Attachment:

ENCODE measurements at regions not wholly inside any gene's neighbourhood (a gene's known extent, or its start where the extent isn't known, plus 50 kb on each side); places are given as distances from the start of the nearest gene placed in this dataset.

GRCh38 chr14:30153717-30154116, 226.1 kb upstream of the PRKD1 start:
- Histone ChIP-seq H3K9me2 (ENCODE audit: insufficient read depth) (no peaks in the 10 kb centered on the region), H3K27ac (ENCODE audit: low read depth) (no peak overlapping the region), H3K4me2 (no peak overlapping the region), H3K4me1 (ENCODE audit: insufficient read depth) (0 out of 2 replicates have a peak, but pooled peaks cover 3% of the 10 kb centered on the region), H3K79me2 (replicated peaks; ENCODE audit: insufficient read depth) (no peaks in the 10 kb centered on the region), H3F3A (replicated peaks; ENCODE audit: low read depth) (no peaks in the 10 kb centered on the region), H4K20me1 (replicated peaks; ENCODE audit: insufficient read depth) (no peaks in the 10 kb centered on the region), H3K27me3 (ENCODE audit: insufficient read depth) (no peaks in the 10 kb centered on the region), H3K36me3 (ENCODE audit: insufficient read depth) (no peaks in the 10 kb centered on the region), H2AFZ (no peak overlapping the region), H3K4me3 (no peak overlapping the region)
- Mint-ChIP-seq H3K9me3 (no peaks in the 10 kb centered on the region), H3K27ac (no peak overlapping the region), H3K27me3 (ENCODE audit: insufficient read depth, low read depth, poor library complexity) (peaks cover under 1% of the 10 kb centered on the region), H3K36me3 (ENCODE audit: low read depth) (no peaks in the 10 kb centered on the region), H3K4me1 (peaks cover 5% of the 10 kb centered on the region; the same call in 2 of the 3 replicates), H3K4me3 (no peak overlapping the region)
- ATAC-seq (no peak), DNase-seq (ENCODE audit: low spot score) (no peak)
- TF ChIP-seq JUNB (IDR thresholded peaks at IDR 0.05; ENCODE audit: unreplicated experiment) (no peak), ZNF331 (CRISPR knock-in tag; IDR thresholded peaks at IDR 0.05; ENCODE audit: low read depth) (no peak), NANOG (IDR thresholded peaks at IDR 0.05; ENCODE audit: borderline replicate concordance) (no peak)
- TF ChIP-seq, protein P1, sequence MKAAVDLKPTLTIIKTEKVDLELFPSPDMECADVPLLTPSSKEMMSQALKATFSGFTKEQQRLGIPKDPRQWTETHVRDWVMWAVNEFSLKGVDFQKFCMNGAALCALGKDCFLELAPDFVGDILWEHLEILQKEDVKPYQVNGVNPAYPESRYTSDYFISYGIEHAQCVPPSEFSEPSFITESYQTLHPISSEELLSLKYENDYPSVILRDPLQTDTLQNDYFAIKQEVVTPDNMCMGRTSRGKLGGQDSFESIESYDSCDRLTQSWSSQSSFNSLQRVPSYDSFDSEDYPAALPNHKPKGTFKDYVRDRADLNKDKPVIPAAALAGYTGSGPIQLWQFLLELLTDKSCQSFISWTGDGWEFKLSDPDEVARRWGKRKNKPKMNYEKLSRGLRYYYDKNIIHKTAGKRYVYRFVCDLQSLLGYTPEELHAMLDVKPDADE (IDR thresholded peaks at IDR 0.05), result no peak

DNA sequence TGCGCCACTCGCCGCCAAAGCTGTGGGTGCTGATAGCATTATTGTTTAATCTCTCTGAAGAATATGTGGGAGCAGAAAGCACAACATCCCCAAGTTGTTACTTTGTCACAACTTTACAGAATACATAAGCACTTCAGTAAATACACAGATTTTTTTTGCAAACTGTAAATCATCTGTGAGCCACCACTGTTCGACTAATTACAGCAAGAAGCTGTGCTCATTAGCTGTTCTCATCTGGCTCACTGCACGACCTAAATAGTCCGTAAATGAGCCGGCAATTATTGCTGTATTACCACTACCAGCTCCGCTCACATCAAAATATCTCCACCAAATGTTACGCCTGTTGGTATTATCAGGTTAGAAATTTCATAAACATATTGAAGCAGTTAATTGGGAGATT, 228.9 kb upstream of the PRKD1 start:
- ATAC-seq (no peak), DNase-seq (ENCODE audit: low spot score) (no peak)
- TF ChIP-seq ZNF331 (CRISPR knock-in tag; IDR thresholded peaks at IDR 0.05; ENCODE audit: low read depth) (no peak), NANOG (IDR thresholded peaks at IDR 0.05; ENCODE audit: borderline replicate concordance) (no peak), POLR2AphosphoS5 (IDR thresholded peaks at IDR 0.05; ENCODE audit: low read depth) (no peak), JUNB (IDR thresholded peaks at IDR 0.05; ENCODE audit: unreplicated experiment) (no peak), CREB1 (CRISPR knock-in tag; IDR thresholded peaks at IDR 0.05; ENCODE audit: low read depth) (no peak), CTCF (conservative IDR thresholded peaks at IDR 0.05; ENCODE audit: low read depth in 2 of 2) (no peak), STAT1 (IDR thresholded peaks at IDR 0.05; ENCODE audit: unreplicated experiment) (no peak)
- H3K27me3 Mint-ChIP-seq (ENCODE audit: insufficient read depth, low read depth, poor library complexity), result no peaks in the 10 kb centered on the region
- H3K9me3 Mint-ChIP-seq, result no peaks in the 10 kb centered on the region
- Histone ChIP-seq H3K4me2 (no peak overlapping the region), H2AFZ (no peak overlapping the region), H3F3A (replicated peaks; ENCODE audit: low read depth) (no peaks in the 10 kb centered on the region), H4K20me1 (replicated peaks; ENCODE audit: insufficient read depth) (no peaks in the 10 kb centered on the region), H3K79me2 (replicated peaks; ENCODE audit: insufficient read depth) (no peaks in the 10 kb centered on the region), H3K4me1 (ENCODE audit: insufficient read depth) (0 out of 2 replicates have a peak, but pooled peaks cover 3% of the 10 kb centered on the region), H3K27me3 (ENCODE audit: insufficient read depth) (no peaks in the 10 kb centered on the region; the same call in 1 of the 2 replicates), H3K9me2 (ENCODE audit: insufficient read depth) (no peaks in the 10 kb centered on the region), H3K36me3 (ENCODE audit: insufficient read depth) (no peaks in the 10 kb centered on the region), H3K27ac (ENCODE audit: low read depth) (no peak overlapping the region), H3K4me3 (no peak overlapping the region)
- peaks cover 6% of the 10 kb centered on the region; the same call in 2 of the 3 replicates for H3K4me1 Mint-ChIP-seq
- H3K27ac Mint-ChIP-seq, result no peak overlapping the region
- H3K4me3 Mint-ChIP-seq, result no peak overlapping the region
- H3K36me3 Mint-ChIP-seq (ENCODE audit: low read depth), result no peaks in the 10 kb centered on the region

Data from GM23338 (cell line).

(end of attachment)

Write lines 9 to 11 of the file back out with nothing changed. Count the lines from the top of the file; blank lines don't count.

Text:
- ATAC-seq (no peak), DNase-seq (ENCODE audit: low spot score) (no peak)
- TF ChIP-seq ZNF331 (CRISPR knock-in tag; IDR thresholded peaks at IDR 0.05; ENCODE audit: low read depth) (no peak), NANOG (IDR thresholded peaks at IDR 0.05; ENCODE audit: borderline replicate concordance) (no peak), POLR2AphosphoS5 (IDR thresholded peaks at IDR 0.05; ENCODE audit: low read depth) (no peak), JUNB (IDR thresholded peaks at IDR 0.05; ENCODE audit: unreplicated experiment) (no peak), CREB1 (CRISPR knock-in tag; IDR thresholded peaks at IDR 0.05; ENCODE audit: low read depth) (no peak), CTCF (conservative IDR thresholded peaks at IDR 0.05; ENCODE audit: low read depth in 2 of 2) (no peak), STAT1 (IDR thresholded peaks at IDR 0.05; ENCODE audit: unreplicated experiment) (no peak)
- H3K27me3 Mint-ChIP-seq (ENCODE audit: insufficient read depth, low read depth, poor library complexity), result no peaks in the 10 kb centered on the region